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The inverse of a product is the reversed product of inverses

Let $G$ be a group. Prove that $$(a_1 \cdot \ldots \cdot a_n)^{-1} = a_n^{-1} \cdot \ldots \cdot a_1^{-1}$$ for all $n \in \mathbb{Z}^+$ and $a_i \in G$.

Solution: For $n = 1$, note that for all $a_1 \in G$ we have $a_1^{-1} = a_1^{-1}$.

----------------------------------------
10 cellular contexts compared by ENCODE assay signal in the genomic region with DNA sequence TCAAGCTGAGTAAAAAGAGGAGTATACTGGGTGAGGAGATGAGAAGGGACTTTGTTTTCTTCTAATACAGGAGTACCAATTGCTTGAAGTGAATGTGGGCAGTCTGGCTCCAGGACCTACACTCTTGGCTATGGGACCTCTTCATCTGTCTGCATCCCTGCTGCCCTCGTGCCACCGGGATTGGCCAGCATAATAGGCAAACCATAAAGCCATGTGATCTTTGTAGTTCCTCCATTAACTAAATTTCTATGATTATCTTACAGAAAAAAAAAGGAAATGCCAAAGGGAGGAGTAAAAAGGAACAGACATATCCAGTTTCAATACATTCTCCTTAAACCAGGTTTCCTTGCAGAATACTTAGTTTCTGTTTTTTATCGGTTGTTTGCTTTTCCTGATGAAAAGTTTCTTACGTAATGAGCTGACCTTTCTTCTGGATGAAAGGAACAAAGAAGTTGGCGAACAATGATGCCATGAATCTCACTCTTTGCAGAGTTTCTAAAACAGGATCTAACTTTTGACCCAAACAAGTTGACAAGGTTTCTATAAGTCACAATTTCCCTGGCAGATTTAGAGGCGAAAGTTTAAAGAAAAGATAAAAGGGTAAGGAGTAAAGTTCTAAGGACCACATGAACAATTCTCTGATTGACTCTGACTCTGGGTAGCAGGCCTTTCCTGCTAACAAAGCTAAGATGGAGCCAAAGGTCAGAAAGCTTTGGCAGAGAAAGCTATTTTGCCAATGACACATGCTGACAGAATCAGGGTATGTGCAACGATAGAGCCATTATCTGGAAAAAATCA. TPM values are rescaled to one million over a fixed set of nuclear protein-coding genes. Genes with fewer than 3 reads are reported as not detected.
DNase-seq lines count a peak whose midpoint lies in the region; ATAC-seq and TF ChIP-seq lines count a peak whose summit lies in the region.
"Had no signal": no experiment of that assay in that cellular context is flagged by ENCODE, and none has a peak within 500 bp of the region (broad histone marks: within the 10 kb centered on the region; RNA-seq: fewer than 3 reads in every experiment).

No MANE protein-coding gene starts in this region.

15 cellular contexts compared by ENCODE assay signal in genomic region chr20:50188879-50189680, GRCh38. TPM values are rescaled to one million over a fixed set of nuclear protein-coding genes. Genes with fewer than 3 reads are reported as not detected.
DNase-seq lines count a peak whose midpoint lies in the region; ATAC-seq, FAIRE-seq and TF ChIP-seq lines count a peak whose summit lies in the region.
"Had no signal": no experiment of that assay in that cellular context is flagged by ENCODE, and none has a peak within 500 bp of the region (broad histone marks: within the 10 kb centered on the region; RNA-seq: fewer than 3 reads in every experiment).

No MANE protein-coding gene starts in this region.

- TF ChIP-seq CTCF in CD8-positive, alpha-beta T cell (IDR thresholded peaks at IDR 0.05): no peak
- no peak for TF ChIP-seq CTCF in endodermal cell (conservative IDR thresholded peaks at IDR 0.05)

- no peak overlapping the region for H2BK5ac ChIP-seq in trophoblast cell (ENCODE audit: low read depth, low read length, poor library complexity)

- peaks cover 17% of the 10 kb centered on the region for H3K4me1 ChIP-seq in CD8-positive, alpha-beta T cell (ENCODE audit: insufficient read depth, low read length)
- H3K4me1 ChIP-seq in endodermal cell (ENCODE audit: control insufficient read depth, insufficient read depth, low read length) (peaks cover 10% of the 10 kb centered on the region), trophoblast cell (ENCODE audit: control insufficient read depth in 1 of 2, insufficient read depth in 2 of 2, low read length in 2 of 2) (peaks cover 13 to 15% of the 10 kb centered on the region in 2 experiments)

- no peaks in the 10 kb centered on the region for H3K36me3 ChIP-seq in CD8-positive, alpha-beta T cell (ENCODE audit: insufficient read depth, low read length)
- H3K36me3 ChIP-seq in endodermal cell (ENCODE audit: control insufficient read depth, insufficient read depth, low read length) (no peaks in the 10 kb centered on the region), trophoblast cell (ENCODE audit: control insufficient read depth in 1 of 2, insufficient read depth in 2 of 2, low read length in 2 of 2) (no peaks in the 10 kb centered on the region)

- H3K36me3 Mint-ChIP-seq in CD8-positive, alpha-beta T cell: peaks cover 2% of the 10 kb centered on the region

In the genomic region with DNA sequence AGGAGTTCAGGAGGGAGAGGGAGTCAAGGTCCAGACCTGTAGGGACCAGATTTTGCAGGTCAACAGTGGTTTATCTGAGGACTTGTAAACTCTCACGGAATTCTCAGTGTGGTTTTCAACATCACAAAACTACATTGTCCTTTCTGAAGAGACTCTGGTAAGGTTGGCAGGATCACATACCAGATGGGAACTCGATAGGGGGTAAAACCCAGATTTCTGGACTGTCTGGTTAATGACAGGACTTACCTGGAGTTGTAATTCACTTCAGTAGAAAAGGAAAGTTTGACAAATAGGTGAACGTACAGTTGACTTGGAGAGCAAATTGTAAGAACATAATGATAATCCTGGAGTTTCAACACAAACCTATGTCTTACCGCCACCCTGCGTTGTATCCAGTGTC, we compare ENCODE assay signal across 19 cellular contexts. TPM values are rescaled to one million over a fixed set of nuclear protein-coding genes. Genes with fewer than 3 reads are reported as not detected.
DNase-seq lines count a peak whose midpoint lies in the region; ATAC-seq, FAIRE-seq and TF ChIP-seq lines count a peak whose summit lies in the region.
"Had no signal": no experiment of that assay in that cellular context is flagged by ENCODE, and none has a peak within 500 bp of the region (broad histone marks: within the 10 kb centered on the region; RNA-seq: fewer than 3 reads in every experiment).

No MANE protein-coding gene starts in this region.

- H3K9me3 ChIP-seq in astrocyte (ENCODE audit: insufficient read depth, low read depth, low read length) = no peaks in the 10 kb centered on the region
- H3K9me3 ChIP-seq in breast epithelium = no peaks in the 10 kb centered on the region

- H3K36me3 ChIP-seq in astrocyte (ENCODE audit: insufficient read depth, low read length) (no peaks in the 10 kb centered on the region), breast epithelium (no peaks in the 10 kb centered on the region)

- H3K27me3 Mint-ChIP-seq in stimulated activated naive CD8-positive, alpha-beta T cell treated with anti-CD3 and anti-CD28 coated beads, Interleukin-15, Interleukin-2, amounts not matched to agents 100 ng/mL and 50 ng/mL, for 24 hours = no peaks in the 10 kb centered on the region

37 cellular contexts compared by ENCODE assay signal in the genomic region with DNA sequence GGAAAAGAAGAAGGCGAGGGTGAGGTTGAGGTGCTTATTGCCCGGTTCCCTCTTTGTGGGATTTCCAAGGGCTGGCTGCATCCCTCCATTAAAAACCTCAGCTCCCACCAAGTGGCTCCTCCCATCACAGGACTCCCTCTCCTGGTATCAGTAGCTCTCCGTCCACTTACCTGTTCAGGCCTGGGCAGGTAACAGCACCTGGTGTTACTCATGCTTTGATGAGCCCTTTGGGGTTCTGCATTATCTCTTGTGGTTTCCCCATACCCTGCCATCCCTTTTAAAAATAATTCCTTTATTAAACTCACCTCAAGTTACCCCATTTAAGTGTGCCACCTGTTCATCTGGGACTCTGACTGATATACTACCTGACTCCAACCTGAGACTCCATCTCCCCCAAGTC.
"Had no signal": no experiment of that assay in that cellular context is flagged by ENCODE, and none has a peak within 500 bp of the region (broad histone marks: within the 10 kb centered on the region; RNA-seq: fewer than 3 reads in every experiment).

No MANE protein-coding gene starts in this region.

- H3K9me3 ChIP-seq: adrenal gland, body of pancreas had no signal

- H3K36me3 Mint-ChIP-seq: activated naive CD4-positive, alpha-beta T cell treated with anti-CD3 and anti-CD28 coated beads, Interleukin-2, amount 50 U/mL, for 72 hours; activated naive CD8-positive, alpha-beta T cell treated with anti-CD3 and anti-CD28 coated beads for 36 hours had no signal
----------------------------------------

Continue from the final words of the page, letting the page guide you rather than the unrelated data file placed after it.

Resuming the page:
Now for $n \geq 2$ we proceed by induction on $n$. For the base case, note that for all $a_1, a_2 \in G$ we have $$(a_1 \cdot a_2)^{-1} = a_2^{-1} \cdot a_1^{-1}$$ since $$a_1 \cdot a_2 \cdot a_2^{-1} a_1^{-1} = 1.$$ For the inductive step, suppose that for some $n \geq 2$, for all $a_i \in G$ we have $$(a_1 \cdot \ldots \cdot a_n)^{-1} = a_n^{-1} \cdot \ldots \cdot a_1^{-1}.$$ Then given some $a_{n+1} \in G$, we have \begin{align*} (a_1 \cdot \ldots \cdot a_n \cdot a_{n+1})^{-1} = &\ \left( (a_1 \cdot \ldots \cdot a_n) \cdot a_{n+1} \right)^{-1}\\ = &\ a_{n+1}^{-1} \cdot (a_1 \cdot \ldots \cdot a_n)^{-1}\\ = &\ a_{n+1}^{-1} \cdot a_n^{-1} \cdot \ldots \cdot a_1^{-1}, \end{align*} using associativity and the base case where necessary.


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